Future exhibits in New York City and Cuba are also being considered.
The academic arm of the collection is known as the Green Scholars Initiative and is directed by Dr. Jerry Pattengale, the assistant provost at Indiana Wesleyan University. Through the Initiative, Bible scholars from around the world have been conducting a speakers' series at the museum. The papers that the speakers are presenting will ultimately be published in a book.
Another facet of the Green Scholars Initiative is the research being conducted on the Green Collection artifacts at a large number of universities and seminaries. Under the guidance of select professors -- who are themselves being mentored by some of the world's leading scholars -- undergraduate and graduate students are making some exciting discoveries.
When the research teams are given an artifact to study, "we don't tell them what they have," Carroll said. He and his colleagues just know it's something special. In one case, they gave an artifact to a professor at Bethel University in Minnesota and "he and his students discovered it's the earliest text of First Corinthians in the world. His students are sophomores and juniors. They'll be involved with us with the publication [of their findings]." This is one of the goals of the Initiative: to offer more undergraduates opportunities to do research and provide them with some advance preparation for graduate school.
Carroll is hoping to get ORU professors and students involved in research projects as well.
The Green Collection, meanwhile, continues to grow as more artifacts become available through auction houses, other private collectors, museums, universities, churches, and schools.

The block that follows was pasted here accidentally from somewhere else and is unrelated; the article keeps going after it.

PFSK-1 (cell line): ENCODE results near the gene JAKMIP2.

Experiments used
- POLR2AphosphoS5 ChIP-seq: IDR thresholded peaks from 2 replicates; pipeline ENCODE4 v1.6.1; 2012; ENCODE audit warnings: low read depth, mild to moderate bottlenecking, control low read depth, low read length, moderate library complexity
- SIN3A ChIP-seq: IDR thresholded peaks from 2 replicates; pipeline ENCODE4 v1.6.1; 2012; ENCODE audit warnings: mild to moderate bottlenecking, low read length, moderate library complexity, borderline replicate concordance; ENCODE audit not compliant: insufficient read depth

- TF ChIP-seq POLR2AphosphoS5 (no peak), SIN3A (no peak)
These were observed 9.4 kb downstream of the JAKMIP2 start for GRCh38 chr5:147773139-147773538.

"Some items are bought one at a time and some are bought thousands at a time," Carroll explained. And they come from all over the world: Ethiopia, Turkey, Israel, England, Scandinavia, and the U.S., to name a few nations. The oldest item in the collection is a clay tablet from 3500 B.C. There are also a number of Dead Sea Scrolls, the second largest collection in private hands.
The "most precious" item, as Carroll described it, is a 300-page Bible that was "recycled." Under the top layer of text is text written in Palestinian Aramaic -- Jesus' household language -- and Greek.
Carroll and other colleagues worked with Oxford University to develop a process that makes the top text "see-through" so that the text underneath is easy to read. This Bible, known as Codex Climaci Rescriptus, is one of the earliest Bibles in the world -- a "second-century copy of the Old and New Testament in Jesus' language," Carroll said. "We're studying it at all levels to give us a better understanding of the Bible -- the culture, the impact, the translation of the Bible."
This brings up another good reason to go see Passages.
While the Bible provides, in Carroll's words, "a window to history," its impact is much more personal.
"It helps us understand ourselves better," he said. "There's an oft-quoted saying: 'The Bible analyzes us while it's being analyzed.'
"There's truth to that."